I will be periodically posting short photo-essays illustrating historical Orthodox art and architecture that may be of interest to our readers. I have decided to start with some photos of the least-known Byzantine church in Istanbul, the tiny church of St. John the Baptist, now the Hirami Ahmet Pasha Mosque. It is the smallest Byzantine church still standing in the city, and it has never been significantly studied.
For such a small church it is exceptionally beautiful inside. The proportions of the interior are almost sphere-like, with a comforting sense of enclosure. It has all the architectural elements of a large Middle-Byzantine church, but in delightful miniature.
Pictures of the interior are almost impossible to find, which is why I’ve decided to share my own. The mosque is not open to the public, and is located in a poor neighborhood of Istanbul that does not exactly welcome foreigners. I was lucky to pass the mosque by when some folks had the door propped open, and I was able to slip in a take a few pictures before I was asked to leave. What an extraordinary contrast between the splendid Imperial architecture and the contemporary furnishings of the impoverished mosque!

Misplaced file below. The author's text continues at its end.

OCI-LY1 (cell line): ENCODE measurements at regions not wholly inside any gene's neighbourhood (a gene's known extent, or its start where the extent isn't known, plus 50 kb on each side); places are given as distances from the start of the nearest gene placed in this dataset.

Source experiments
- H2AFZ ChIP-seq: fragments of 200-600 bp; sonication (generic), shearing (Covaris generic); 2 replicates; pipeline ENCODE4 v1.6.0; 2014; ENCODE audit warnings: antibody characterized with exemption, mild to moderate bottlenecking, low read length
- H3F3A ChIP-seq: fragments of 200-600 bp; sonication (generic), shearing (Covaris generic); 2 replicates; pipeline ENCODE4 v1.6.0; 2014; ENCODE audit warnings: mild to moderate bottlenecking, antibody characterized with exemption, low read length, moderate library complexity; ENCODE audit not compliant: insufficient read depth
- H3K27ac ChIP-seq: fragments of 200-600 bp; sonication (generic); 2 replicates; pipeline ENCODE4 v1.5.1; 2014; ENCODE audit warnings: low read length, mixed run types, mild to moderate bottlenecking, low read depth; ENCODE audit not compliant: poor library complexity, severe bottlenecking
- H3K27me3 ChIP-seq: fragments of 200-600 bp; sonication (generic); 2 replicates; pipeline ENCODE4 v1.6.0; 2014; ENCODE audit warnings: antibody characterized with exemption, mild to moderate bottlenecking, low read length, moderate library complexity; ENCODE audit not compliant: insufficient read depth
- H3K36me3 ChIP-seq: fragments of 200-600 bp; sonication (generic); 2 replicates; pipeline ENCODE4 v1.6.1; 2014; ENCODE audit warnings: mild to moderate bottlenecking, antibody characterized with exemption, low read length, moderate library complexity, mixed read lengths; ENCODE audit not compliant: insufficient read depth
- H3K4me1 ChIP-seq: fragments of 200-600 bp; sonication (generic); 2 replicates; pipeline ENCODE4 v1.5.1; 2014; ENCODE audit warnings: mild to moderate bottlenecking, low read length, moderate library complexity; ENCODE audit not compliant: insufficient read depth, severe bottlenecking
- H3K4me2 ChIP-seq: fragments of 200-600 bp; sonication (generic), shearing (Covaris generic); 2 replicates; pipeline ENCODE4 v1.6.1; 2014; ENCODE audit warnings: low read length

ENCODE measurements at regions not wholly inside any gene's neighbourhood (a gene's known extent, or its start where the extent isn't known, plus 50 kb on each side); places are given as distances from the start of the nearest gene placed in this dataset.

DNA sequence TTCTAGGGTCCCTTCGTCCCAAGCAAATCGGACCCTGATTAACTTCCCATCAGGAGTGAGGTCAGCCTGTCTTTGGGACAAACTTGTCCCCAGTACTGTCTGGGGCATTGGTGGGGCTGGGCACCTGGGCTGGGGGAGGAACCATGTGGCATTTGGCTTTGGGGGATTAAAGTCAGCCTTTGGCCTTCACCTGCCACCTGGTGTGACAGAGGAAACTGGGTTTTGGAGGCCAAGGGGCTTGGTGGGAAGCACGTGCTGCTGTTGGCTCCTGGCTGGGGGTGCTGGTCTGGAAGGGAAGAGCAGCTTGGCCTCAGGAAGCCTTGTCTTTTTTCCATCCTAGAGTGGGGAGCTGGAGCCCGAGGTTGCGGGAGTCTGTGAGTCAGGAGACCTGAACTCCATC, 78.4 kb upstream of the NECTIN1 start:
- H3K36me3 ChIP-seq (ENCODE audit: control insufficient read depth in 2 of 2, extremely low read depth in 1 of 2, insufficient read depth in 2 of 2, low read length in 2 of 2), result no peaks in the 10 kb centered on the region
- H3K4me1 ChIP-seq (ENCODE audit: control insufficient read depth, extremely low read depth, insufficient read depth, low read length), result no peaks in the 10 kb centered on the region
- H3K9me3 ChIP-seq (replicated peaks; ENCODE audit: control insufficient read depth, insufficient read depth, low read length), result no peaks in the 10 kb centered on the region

Nothing is known about this church before the conquest of Constantinople in 1453. The style of construction dates the building to the 12th century.
When the Patriarchate was moved from the Church of the Holy Apostles to that of Pammakaristos between 1454 and 1456, Patriarch Gennadios displaced some nuns who were living in the monastery of Pammacharistos to the small nunnery of Troullos, which was probably founded on this occasion. At the end of 16th century, during the reign of Sultan Murat III, Hırami Amet Pasha, formerly Agha of the Jannissaries, converted the church of the Pammakaristos into a mosque. He did the same with the church of Saint John, closing the nunnery and expelling the nuns. This should have occurred between 1587 or 1588 (the years of the conversion of Pammakaristos) and 1598, the year of his death. The small building had gone to ruin by the beginning of the 20th century. It was carefully restored and reopened to Islamic worship in 1961.